Information found on Sotheby’s website by using an emulation technique to inspect elements of the company’s bidding system indicated that the auction’s top lot — “The Goose” — was posted with a $2.7 million bid before bidding even began. That figure, just a few hundred thousand shy of the item’s high estimate, practically guaranteed the evening’s success from the jump rather than indicating true market demand. Someone close to the auction, who requested anonymity to discuss internal matters, noted the information to ARTnews, however, a Sotheby’s spokesman said the number didn’t have any special meaning.
“I’m not worried that people are not necessarily on site for the auction,” Bouhanna said. “For the ones who want to participate, they have already participated online. It won’t affect the auction’s success because we already have 20 people registered to bid in the room and it will be fully backed with people who want to watch.”
There was plenty of active bidding in the saleroom, more than previously seen during the spring season’s large modern and contemporary art sales, where collectors have been preferring to do business over the phones. For example, a Texas couple traveled to Manhattan to bid in person, spending nearly $610,000 on “Fidenza #216” by the generative artist Tyler Hobbs.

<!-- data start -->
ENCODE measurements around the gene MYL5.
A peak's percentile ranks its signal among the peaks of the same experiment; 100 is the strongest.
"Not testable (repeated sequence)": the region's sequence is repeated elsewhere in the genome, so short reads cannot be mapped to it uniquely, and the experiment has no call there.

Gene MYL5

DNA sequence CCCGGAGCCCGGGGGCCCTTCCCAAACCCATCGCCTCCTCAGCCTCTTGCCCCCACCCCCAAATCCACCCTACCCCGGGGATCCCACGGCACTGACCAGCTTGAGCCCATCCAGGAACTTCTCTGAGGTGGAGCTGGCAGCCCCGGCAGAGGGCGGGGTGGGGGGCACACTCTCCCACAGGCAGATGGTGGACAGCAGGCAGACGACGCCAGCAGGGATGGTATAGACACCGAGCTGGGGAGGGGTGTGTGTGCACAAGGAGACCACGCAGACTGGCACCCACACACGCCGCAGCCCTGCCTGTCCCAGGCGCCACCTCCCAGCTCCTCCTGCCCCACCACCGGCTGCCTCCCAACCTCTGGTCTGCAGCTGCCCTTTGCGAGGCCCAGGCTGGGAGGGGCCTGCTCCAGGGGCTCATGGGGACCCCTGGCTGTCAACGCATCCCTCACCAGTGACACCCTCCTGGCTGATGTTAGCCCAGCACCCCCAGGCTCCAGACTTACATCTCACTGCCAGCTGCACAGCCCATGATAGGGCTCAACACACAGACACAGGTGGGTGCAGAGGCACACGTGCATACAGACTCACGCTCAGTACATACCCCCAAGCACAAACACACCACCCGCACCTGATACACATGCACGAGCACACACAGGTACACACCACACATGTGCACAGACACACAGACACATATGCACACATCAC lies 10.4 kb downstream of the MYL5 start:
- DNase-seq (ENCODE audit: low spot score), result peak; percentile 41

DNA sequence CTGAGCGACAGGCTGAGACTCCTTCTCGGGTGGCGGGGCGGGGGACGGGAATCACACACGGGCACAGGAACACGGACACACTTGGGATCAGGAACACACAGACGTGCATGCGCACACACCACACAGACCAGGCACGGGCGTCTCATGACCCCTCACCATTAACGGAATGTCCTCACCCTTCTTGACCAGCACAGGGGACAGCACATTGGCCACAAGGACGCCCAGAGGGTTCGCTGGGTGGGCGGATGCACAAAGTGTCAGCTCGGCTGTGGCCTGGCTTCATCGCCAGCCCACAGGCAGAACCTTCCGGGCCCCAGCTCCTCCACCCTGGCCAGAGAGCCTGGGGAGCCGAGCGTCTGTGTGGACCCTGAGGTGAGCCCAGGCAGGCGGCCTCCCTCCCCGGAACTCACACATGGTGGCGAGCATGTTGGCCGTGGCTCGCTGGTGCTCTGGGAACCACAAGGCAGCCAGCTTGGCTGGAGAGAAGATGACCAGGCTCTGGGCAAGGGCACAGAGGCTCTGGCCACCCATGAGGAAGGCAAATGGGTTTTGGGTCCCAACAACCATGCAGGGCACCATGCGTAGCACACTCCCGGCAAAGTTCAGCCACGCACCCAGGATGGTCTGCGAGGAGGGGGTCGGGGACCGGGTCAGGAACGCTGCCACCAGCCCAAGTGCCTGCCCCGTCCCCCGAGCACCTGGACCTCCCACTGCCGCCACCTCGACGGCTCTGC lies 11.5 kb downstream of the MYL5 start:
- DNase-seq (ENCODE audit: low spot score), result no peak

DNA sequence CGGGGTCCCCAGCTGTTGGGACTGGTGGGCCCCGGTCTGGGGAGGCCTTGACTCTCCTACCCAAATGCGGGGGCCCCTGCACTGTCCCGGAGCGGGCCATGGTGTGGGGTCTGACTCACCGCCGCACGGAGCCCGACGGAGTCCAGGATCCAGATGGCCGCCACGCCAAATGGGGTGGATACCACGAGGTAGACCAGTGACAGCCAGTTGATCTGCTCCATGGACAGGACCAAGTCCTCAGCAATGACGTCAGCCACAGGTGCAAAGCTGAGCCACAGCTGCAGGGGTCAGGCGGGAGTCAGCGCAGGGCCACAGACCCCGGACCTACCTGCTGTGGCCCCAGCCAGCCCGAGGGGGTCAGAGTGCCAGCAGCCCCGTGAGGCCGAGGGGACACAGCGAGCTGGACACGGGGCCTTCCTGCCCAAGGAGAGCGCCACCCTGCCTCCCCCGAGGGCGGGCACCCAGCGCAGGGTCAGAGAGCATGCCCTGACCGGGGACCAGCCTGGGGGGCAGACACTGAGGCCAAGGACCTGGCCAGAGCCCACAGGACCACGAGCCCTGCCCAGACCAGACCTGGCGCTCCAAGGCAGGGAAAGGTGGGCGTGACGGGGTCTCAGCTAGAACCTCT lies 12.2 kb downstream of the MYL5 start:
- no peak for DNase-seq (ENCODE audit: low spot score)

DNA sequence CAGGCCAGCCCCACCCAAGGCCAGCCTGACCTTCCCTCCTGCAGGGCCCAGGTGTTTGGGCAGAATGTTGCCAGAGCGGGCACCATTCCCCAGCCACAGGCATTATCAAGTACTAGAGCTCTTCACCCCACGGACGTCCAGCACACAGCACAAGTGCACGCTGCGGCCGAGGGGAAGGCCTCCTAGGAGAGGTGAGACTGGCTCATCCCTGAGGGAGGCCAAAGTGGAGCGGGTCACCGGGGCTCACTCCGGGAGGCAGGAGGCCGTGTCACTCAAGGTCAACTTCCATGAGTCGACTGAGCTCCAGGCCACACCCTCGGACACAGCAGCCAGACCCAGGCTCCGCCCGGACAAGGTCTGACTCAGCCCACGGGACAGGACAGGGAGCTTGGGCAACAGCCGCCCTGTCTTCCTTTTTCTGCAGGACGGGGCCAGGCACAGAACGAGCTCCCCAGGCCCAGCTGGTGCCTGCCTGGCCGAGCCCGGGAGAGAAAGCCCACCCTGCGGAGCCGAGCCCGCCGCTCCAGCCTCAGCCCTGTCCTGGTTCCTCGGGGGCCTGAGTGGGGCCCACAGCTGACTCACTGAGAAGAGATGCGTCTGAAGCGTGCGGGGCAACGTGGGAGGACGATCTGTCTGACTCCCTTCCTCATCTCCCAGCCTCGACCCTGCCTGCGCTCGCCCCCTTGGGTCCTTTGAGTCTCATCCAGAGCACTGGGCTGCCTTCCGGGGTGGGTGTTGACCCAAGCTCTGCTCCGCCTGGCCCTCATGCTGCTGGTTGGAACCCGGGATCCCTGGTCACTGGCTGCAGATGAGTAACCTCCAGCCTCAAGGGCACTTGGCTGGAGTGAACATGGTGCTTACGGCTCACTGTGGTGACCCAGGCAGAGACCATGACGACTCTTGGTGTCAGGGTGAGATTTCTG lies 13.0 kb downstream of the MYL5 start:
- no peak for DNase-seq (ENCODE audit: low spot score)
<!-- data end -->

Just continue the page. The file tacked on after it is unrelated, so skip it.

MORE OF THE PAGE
Artists will receive royalties from the sales, according to a Sotheby’s spokesperson, and there were several artists who personally attended the auction. Cherniak was seated toward the back, watching as “The Goose” climbed into the millions. When it was originally sold to Three Arrows Capital in 2021, the NFT opened doors for the Canadian artist, including meetings with museum directors and a chance to quit his day job.
But he wasn’t exactly thrilled to see the artwork in an auction with CryptoPunks and other collectibles that aren’t so related to the generative art he produces. “I have been critical of any projects that try to lump everything together,” he said. “My ideal circumstance is that ‘The Goose’ would never be sold. It would be enjoyed or donated to a museum.”
But the NFT was ultimately in the liquidator’s wallet and in the auctioneer’s hands. “The reality is that this is how our society works,” Cherniak added.